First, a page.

At Google’s I/O conference today, Google’s Advanced Technology and Projects (ATAP) research unit offered an update on its interactive textiles project unveiled last year, Project Jacquard. ATAP’s Ivan Poupyrev announced that the company was collaborating with iconic clothing company, Levi’s, to launch a “connected” smart jacket aimed at urban cyclists that will allow wearers to do things like control their music, answer phone calls, access navigation and more, all by tapping and swiping on the jacket’s sleeve.
Google’s partnership with Levi’s was first announced last year, but the two companies hadn’t yet disclosed how the clothing maker would implement Project Jacquard’s technology.
In case you missed it previously, this project involves weaving multi-touch sensors into clothes in order to make what you’re wearing the new…well…”wearable” computing device.
The idea with this new Levi’s Commuter jacket, explained the company, is to make something that’s both fashionable to wear while also representing a practical implementation of the technology.
Today, cyclists often have to fuss with their phone while commuting on busy streets, which is dangerous.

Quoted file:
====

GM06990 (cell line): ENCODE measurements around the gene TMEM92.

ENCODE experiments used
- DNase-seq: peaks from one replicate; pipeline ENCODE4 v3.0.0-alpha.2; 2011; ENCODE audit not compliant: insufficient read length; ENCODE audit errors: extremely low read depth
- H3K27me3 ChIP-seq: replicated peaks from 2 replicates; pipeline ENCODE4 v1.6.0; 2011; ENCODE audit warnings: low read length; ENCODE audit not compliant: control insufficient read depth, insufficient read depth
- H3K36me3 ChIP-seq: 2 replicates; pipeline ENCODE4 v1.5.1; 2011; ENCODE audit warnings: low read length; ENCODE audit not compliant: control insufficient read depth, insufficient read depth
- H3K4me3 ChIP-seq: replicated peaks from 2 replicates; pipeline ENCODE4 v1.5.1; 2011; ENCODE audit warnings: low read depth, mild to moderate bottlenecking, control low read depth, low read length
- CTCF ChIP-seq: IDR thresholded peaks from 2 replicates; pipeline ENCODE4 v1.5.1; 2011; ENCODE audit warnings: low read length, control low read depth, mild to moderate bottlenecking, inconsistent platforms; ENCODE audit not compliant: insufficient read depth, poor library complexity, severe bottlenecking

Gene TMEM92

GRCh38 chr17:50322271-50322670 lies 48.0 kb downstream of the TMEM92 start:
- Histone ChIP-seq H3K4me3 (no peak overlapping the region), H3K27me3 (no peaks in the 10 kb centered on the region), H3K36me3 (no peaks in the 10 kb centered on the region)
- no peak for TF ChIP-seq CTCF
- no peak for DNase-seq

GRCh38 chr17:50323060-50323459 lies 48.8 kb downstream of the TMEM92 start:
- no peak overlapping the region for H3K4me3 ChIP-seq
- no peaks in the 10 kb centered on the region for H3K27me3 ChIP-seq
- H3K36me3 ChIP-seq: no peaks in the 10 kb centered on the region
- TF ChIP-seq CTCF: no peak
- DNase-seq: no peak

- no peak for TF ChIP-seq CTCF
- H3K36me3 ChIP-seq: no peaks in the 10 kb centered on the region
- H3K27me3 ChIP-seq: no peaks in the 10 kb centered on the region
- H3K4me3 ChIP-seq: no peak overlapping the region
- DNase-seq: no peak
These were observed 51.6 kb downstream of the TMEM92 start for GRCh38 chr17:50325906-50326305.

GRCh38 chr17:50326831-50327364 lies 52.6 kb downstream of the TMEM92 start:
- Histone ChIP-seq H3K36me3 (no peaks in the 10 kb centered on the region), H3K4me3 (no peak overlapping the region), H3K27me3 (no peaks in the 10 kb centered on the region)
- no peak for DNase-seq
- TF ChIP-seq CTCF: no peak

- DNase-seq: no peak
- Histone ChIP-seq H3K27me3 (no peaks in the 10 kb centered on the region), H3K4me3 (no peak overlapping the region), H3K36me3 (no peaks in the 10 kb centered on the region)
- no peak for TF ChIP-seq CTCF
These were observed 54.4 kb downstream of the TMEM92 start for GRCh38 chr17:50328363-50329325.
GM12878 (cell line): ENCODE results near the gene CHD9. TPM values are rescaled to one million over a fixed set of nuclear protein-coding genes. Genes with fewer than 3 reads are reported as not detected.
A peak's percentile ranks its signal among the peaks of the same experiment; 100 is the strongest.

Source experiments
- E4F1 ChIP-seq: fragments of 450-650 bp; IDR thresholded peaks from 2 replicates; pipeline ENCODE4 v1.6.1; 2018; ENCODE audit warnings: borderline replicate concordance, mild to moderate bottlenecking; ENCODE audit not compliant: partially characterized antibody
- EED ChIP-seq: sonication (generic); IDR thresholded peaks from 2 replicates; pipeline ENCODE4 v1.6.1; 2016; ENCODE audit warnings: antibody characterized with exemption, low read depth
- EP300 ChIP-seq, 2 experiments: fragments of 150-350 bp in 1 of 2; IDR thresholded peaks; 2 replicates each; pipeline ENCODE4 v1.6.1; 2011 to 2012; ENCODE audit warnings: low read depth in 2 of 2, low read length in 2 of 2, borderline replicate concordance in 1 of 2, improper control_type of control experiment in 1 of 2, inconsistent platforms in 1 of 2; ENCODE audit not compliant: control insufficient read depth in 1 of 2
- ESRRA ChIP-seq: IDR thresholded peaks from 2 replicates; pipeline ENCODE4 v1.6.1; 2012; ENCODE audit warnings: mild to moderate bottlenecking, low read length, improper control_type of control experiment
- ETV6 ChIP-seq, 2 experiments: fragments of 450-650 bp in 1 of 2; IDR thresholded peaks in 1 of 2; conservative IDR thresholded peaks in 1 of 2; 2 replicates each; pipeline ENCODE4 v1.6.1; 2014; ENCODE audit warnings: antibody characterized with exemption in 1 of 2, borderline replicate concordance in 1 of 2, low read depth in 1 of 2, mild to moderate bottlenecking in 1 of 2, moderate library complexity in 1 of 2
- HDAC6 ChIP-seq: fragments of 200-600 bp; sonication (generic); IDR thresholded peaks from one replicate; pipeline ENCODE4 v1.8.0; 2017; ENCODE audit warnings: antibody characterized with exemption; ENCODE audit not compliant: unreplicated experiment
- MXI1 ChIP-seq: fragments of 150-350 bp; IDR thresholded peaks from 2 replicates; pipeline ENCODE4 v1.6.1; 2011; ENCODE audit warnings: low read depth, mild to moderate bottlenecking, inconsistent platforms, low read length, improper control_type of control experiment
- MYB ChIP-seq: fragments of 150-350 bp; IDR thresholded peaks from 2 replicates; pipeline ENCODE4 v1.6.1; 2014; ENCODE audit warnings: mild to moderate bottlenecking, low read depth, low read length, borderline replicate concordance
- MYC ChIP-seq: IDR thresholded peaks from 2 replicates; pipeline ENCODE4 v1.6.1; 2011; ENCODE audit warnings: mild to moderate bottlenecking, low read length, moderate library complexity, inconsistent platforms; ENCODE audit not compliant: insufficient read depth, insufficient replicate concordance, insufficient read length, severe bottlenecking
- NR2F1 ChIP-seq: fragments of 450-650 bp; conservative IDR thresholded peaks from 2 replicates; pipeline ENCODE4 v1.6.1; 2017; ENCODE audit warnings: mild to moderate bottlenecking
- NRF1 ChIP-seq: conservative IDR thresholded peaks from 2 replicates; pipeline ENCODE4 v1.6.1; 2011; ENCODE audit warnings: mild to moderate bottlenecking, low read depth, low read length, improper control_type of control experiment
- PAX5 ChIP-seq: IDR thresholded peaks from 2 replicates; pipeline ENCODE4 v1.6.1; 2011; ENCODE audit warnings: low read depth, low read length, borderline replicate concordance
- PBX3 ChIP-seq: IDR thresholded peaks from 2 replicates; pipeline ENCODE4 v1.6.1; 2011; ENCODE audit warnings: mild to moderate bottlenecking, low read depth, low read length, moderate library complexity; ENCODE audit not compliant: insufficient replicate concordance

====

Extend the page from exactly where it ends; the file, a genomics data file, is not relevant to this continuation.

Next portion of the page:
With Levi’s Commuter jacket, they’ll instead be able to just touch their jacket’s cuff, using gestures to control various functions they would otherwise need to pull out their phone to do.
Let’s skip past the ramifications of one day having our clothing hacked and just enjoy the pace of progress here in the 21st century. Ten years ago we were playing “Snake” on 1-inch flip-phone screens and feeling like we were on the bridge of the Starship Enterprise. Soon, your denim coat will answer your phone for you. If it learns to give me a massage and open a beer, I may be out of things for which to yearn.
Also, as someone who lives in a big city and does a lot of walking around my neighborhood, anything that will make urban cyclists even slightly safer to be around gets a thumbs-up from me. We have dozens of restaurants nearby and it’s easier just to walk to them (yes, people in Los Angeles walk places). I spend more time looking out for cyclists when crossing a street than I do cars, because the cyclists certainly aren’t paying attention.
Even though this “smart clothing” thing will inevitably lead to the government spying on/through our underwear, we’re still in the innocent phase where we can embrace the positive possibilities and leave the dystopian sci-fi stuff for another day.
Which will be here sooner than we want, of course.